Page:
18. I think time and money is equally important. When you give your time, you’re proving that servanthood goes a long way, and that you’re humble enough to understand that…. with money it’s understanding that money isn’t “ours”, but rather a tool for everyone. (This isn’t a communistic idea, btw, but understanding a karmic principle–I have today, but share knowing that tomorrow I might not have.)

    Good luck on sitting in ice that long! Better practice, otherwise you’ll be in some severe pain (coming from a former bartender who dug bottles of beer from huge bins of ice!!!). Ouch!

    PS: those kids are totally precious. <3

  19. I think time and money is equally important. When you give your time, you’re proving that servanthood goes a long way, and that you’re humble enough to understand that…. with money it’s understanding that money isn’t “ours”, but rather a tool for everyone. (This isn’t a communistic idea, btw, but understanding a karmic principle–I have today, but share knowing that tomorrow I might not have.)

    Good luck on sitting in ice that long! Better practice, otherwise you’ll be in some severe pain (coming from a former bartender who dug bottles of beer from huge bins of ice!!!). Ouch!

    PS: those kids are totally precious. <3

  20. I think time and money is equally important. When you give your time, you’re proving that servanthood goes a long way, and that you’re humble enough to understand that…. with money it’s understanding that money isn’t “ours”, but rather a tool for everyone. (This isn’t a communistic idea, btw, but understanding a karmic principle–I have today, but share knowing that tomorrow I might not have.)

    Good luck on sitting in ice that long! Better practice, otherwise you’ll be in some severe pain (coming from a former bartender who dug bottles of beer from huge bins of ice!!!). Ouch!

    PS: those kids are totally precious. <3

  21. I was working at a Habitat for Humanity build one day and overheard a fellow volunteer say:
    “You know, me being here helping is actually rather selfish. If I really wanted to make a difference, I would spend all Saturday working, and donate the money. What I earn could hire a couple of professional builders who would do a much better job than I will.”

    That’s stuck with me over time. I certainly agree that sometimes my money can be more beneficial than I can. As mentioned above, however, it depends on what the needs are and how my skills align with them.

  22. I was working at a Habitat for Humanity build one day and overheard a fellow volunteer say:
    “You know, me being here helping is actually rather selfish. If I really wanted to make a difference, I would spend all Saturday working, and donate the money. What I earn could hire a couple of professional builders who would do a much better job than I will.”

    That’s stuck with me over time. I certainly agree that sometimes my money can be more beneficial than I can. As mentioned above, however, it depends on what the needs are and how my skills align with them.

  23. I was working at a Habitat for Humanity build one day and overheard a fellow volunteer say:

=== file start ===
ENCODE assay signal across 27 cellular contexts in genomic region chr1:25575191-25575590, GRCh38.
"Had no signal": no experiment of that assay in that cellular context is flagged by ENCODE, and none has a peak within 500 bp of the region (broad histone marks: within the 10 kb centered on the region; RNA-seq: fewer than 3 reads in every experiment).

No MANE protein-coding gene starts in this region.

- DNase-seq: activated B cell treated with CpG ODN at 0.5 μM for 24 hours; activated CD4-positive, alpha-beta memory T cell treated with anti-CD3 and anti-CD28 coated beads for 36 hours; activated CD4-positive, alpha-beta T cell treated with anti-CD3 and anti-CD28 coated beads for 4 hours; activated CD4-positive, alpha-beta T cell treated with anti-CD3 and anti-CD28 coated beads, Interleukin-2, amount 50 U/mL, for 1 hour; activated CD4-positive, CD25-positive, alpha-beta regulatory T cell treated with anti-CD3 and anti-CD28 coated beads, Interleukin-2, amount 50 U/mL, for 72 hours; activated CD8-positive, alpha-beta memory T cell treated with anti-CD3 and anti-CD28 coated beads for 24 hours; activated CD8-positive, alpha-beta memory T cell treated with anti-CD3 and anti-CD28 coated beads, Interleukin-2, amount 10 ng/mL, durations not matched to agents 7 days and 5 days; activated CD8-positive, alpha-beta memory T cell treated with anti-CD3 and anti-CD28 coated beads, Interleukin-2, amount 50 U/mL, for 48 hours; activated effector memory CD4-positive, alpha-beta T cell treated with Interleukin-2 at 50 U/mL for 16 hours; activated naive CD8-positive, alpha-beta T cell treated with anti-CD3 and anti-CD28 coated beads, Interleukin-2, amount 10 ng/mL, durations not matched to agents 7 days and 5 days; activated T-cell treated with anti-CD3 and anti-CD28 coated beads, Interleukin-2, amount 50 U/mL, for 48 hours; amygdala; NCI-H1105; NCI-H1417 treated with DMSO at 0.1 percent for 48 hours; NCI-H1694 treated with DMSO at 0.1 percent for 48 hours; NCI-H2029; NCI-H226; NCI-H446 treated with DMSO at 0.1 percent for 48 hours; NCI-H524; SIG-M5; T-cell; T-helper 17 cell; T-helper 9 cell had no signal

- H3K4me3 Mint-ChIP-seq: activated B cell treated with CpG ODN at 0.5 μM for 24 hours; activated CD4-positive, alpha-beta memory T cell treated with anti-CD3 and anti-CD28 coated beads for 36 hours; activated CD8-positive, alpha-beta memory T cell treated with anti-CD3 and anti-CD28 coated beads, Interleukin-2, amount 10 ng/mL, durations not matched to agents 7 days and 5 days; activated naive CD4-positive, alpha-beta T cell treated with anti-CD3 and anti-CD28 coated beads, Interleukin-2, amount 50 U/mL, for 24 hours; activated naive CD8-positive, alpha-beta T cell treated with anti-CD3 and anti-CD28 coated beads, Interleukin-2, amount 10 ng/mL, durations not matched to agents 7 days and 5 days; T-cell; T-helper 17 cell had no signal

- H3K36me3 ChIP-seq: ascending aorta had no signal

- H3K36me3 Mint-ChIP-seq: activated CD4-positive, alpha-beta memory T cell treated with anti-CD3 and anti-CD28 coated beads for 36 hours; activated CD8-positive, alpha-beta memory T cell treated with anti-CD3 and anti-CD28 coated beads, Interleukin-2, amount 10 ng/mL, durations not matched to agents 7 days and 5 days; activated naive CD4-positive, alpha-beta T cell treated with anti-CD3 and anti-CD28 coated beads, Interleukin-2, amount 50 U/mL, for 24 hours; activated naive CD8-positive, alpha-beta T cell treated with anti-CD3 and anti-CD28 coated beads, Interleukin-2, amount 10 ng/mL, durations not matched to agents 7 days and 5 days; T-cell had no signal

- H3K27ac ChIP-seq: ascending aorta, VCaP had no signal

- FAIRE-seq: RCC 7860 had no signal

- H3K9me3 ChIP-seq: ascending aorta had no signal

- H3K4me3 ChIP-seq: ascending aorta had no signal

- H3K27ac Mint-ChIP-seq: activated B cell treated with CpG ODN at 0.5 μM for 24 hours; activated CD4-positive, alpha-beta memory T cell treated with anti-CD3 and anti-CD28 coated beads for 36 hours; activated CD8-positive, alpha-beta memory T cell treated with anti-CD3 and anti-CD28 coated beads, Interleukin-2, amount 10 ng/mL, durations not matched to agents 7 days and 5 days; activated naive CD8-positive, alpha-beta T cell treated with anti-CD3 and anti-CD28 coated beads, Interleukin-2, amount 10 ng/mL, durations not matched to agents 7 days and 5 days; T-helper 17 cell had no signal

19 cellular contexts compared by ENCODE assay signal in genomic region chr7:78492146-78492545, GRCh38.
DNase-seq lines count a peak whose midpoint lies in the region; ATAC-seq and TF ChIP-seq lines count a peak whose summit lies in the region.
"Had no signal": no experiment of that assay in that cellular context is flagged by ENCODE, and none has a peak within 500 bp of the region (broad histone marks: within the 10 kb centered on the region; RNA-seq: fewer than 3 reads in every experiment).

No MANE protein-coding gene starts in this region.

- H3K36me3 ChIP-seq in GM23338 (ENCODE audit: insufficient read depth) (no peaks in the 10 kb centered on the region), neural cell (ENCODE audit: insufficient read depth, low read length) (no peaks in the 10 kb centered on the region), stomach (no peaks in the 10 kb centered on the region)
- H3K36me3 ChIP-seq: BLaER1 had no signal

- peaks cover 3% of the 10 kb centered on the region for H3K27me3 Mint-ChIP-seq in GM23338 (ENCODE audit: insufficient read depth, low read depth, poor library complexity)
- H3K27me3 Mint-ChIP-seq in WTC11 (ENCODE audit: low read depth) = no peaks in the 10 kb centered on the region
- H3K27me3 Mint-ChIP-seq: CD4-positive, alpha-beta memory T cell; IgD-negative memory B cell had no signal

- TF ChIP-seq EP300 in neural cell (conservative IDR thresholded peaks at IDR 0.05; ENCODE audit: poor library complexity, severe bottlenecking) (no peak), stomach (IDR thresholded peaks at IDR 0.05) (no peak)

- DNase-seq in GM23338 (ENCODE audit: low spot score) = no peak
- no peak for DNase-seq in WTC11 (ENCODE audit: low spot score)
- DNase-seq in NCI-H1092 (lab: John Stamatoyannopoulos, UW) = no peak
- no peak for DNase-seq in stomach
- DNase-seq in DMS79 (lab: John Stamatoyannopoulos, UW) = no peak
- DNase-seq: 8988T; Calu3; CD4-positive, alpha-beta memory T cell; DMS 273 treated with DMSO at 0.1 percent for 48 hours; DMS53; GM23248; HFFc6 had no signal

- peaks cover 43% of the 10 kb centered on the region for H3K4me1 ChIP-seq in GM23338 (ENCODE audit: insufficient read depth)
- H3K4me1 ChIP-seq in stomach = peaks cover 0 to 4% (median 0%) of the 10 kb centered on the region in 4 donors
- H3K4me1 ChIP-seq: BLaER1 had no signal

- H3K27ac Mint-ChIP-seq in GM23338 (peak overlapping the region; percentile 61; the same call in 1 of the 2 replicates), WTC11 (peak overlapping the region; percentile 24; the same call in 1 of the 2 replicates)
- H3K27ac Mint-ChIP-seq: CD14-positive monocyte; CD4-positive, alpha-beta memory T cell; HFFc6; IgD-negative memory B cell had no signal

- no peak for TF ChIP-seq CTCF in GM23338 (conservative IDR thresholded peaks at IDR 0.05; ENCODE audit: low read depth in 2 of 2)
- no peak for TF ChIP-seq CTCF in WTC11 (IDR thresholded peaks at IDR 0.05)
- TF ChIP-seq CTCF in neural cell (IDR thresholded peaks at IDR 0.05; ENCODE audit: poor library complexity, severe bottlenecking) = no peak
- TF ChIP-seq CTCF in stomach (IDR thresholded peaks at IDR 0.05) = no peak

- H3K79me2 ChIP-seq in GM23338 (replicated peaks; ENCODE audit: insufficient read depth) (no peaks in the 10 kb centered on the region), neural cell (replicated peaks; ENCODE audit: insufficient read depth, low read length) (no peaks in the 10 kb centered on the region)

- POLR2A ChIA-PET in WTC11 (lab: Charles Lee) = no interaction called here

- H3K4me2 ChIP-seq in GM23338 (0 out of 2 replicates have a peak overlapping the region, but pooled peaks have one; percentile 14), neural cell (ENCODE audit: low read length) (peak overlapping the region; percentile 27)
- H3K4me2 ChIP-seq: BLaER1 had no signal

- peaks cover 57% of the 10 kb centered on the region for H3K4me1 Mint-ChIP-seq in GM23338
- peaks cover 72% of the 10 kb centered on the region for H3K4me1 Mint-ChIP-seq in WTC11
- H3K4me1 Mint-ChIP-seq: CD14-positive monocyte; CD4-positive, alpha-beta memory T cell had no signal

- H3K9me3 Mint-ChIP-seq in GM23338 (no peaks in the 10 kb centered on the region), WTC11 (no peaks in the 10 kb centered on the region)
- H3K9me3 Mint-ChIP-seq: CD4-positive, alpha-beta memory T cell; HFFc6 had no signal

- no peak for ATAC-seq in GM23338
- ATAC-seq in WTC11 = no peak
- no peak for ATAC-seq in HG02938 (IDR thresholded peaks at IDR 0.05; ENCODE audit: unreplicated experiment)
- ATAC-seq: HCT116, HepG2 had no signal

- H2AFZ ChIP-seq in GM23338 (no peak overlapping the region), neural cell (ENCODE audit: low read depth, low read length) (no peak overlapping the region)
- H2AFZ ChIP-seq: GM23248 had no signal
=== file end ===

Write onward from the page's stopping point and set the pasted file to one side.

“You know, me being here helping is actually rather selfish. If I really wanted to make a difference, I would spend all Saturday working, and donate the money. What I earn could hire a couple of professional builders who would do a much better job than I will.”

    That’s stuck with me over time. I certainly agree that sometimes my money can be more beneficial than I can. As mentioned above, however, it depends on what the needs are and how my skills align with them.

  24. Pingback: 22 Things to Do More Often While Traveling | Exile Lifestyle

  25. Heart kids are great! I should know since I have one. I like the minimalist movement and seeing my 21 month old daughter endure 3 open heart surgeries up to this point including one for a pacemaker does put life and things quickly into perspective. Great job on promoting a great cause of congential heart disease. This kids don’t have a choice they are strong and full of life and smiles. And like you said teach you more than any one of us could offer them.

  26. Heart kids are great! I should know since I have one. I like the minimalist movement and seeing my 21 month old daughter endure 3 open heart surgeries up to this point including one for a pacemaker does put life and things quickly into perspective. Great job on promoting a great cause of congential heart disease. This kids don’t have a choice they are strong and full of life and smiles. And like you said teach you more than any one of us could offer them.

  27. Heart kids are great! I should know since I have one. I like the minimalist movement and seeing my 21 month old daughter endure 3 open heart surgeries up to this point including one for a pacemaker does put life and things quickly into perspective. Great job on promoting a great cause of congential heart disease. This kids don’t have a choice they are strong and full of life and smiles. And like you said teach you more than any one of us could offer them.

Comments are closed.